Indigenous Artisans, Floating Gardens, Long Neck People
Lake Inle (or how the Burmese say, Inle Lake) in the Shan state is the second largest lake in Myanmar, largest being Indawgyi Lake in Kachin State.
We started our trip from the town of Nyaungshwe on a narrow-boat, which is a long-tail-boat, passengers sitting in single file, all facing front. The sound of the old motors on these boats is deafening even for the loudest biker, with hardly anything to dampen the noise of the engine.
The scenery however is serene as soon as you exit the long canal leading to the lake. The first things you see are the fishermen, who show off their skills in the hope of a tip from the tourists passing. These fishermen paddle in a unique way, standing on one foot and using the other foot to paddle. They keep one end of the oar under one arm and use one leg to paddle.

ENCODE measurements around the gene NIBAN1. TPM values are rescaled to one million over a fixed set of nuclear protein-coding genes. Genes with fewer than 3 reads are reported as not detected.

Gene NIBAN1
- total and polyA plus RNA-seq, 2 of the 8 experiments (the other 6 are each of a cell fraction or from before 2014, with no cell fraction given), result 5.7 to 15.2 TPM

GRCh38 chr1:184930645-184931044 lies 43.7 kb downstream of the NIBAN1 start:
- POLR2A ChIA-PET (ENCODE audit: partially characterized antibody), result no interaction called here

There are some 70.000 Intha-people of different origins and tribes living on the lake. All tribes have different skills – fishermen, blacksmiths, silversmiths, boat makers, silk weavers, cigarrette rollers,…
Naturally there is a very large Hpaung Daw U Pagoda with golden buddha statues, which today are just lumps of gold as people have for years attached leaf-gold on the statues. These statues a paraded on a special boat each October around the lake in huge festivities. Even boat engines are not allowed to be used that time.
The sticks in the floating gardens hold tomatoes upright and also keep the gardens from floating away!
The Long Neck decoration has also a history from the time when the people were not at Inle Lake – they are not indigenous for the area. The decoration was protection agains tigers! Tigers attack legs and neck – hence protection around the neck and legs/knees!
Time for a swim at the end of the day